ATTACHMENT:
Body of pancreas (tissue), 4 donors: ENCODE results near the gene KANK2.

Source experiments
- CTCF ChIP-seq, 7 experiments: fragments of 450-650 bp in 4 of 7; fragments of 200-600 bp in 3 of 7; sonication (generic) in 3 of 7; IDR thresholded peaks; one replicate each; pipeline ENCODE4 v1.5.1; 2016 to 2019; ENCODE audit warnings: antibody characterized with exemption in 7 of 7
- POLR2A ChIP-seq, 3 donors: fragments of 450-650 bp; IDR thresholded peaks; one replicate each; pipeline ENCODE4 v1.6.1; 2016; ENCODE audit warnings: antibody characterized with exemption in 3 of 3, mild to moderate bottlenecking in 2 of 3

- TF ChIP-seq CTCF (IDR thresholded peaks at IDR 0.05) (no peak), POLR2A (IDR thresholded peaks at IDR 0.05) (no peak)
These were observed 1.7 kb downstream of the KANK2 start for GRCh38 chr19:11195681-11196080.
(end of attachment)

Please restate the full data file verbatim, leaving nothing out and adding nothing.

Body of pancreas (tissue), 4 donors: ENCODE results near the gene KANK2.

Source experiments
- CTCF ChIP-seq, 7 experiments: fragments of 450-650 bp in 4 of 7; fragments of 200-600 bp in 3 of 7; sonication (generic) in 3 of 7; IDR thresholded peaks; one replicate each; pipeline ENCODE4 v1.5.1; 2016 to 2019; ENCODE audit warnings: antibody characterized with exemption in 7 of 7
- POLR2A ChIP-seq, 3 donors: fragments of 450-650 bp; IDR thresholded peaks; one replicate each; pipeline ENCODE4 v1.6.1; 2016; ENCODE audit warnings: antibody characterized with exemption in 3 of 3, mild to moderate bottlenecking in 2 of 3

- TF ChIP-seq CTCF (IDR thresholded peaks at IDR 0.05) (no peak), POLR2A (IDR thresholded peaks at IDR 0.05) (no peak)
These were observed 1.7 kb downstream of the KANK2 start for GRCh38 chr19:11195681-11196080.